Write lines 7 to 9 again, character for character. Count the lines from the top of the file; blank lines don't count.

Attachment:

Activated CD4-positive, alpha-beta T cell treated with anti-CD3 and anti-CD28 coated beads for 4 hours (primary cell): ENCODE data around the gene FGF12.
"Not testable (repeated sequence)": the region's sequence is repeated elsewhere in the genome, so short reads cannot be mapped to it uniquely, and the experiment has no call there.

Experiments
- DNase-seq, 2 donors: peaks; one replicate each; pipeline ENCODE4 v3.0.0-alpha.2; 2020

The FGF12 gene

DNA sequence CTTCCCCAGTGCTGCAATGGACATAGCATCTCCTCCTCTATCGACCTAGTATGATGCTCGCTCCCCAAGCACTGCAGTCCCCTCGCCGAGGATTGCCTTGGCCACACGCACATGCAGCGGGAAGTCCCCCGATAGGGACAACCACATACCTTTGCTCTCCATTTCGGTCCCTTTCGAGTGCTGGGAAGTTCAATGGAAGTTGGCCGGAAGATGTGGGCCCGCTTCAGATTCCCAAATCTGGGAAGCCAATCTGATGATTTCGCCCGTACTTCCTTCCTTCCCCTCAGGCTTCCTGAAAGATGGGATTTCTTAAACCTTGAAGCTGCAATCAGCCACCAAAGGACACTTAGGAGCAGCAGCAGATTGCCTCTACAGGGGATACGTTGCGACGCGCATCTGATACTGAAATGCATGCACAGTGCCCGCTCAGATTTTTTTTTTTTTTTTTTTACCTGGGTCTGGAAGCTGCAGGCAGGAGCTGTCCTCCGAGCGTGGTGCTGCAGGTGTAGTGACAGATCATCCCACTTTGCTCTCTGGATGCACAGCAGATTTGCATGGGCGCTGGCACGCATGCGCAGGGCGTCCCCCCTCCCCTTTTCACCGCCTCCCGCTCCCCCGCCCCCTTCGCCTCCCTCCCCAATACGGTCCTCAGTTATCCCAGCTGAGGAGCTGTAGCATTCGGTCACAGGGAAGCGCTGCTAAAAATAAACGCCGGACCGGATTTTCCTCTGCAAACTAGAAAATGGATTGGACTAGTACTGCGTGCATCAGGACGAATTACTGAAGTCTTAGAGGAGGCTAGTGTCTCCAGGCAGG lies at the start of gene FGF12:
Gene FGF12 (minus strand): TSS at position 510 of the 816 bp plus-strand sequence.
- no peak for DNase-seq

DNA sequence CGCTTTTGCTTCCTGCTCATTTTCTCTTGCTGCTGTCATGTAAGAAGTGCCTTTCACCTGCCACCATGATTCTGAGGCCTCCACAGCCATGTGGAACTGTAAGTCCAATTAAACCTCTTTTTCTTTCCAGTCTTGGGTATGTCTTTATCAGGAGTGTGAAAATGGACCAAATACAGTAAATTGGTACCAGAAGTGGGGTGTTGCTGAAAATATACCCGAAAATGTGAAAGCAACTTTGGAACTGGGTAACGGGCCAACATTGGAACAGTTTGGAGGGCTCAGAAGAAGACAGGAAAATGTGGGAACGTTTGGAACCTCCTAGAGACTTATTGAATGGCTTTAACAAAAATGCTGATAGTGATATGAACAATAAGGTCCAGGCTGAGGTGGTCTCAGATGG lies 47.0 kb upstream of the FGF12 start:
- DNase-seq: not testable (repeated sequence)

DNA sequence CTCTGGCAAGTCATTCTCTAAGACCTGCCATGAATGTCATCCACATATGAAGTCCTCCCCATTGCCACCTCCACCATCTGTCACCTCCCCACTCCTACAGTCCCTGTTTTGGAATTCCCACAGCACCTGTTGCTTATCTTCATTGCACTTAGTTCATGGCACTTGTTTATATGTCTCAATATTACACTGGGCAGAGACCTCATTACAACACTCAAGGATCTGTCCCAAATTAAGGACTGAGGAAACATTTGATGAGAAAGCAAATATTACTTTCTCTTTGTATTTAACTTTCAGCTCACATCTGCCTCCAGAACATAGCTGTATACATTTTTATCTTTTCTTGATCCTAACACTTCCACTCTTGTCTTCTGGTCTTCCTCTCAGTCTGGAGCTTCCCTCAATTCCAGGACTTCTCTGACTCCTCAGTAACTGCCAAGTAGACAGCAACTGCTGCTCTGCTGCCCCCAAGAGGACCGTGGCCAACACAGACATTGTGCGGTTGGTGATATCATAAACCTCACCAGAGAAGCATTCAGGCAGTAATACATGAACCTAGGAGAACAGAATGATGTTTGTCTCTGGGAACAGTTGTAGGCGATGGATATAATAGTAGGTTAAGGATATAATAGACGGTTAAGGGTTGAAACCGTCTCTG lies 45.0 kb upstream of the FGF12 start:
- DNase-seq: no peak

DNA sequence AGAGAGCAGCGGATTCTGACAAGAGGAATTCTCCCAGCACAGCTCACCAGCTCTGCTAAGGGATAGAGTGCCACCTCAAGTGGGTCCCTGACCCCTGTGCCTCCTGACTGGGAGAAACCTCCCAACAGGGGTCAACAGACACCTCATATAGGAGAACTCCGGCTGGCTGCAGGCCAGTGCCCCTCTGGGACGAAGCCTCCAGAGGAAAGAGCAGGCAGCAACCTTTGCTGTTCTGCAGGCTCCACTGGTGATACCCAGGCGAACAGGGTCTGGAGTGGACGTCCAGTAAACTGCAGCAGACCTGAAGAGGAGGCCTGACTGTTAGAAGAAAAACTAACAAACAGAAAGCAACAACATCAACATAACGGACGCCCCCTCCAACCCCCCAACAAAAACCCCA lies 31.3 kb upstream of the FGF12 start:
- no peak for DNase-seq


Gene FGF12 (minus strand): TSS at position 510 of the 816 bp plus-strand sequence.
- no peak for DNase-seq

DNA sequence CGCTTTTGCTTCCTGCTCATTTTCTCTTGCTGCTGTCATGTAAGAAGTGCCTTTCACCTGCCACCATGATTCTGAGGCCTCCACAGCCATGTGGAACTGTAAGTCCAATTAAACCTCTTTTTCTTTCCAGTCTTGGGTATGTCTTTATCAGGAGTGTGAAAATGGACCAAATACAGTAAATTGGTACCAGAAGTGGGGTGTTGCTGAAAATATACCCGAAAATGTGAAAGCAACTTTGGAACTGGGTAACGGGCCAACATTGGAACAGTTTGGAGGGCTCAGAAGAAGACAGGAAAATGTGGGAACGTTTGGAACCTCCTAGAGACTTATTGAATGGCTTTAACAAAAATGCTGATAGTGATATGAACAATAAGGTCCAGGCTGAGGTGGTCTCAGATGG lies 47.0 kb upstream of the FGF12 start: